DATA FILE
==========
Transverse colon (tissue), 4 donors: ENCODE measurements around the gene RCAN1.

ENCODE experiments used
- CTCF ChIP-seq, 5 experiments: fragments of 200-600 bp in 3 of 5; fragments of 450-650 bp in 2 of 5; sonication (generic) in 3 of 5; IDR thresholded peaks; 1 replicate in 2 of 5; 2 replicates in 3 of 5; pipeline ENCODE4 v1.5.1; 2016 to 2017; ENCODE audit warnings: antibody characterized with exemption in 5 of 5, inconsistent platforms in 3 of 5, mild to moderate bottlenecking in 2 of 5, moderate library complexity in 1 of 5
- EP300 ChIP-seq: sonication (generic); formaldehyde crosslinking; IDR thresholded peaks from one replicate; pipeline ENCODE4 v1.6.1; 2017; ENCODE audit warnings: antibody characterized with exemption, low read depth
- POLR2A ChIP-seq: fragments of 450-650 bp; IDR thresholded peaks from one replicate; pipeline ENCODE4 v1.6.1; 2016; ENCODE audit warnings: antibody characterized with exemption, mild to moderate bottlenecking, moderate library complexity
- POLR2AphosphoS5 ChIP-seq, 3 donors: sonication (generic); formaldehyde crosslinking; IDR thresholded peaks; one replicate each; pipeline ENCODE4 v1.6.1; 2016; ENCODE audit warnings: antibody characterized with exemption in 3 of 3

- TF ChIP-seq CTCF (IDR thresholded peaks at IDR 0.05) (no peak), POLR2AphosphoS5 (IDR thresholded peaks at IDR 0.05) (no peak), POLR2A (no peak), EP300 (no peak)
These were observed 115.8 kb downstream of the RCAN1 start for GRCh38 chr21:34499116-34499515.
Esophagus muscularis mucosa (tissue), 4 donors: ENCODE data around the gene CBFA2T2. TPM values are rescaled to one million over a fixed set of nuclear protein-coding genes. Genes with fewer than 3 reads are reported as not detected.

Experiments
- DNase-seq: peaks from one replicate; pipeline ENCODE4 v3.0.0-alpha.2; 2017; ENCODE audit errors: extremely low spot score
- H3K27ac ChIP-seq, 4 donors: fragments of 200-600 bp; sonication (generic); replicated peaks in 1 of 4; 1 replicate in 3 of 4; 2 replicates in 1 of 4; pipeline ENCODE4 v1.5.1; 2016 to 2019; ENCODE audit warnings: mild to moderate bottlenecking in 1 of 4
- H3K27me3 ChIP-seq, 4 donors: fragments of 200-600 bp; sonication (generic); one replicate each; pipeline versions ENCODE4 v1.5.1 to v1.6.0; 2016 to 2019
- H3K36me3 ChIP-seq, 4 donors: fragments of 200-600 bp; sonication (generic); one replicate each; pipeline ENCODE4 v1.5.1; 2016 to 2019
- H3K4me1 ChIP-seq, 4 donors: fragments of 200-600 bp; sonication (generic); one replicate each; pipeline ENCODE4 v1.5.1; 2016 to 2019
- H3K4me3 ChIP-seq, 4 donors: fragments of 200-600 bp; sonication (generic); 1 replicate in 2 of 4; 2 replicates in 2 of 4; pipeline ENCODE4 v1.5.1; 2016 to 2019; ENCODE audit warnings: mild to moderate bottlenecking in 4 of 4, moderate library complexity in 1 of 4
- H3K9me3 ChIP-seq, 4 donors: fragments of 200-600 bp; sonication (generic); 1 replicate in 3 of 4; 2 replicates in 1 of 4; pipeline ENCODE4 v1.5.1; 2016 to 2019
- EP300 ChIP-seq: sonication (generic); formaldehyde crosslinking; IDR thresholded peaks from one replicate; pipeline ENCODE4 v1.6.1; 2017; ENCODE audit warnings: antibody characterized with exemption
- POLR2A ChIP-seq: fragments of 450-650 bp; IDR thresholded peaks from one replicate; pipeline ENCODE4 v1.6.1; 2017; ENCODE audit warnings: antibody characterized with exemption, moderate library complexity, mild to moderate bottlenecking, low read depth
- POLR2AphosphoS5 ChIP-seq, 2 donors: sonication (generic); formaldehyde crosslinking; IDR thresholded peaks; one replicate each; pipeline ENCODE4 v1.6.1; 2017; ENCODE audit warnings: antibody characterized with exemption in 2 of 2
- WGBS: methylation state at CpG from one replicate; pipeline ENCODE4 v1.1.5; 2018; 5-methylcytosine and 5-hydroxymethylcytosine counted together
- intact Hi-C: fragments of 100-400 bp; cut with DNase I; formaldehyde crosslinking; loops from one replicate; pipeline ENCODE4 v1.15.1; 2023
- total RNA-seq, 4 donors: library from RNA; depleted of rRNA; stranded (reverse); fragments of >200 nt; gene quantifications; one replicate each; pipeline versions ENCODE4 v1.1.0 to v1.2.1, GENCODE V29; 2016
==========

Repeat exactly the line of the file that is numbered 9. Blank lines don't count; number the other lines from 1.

Esophagus muscularis mucosa (tissue), 4 donors: ENCODE data around the gene CBFA2T2. TPM values are rescaled to one million over a fixed set of nuclear protein-coding genes. Genes with fewer than 3 reads are reported as not detected.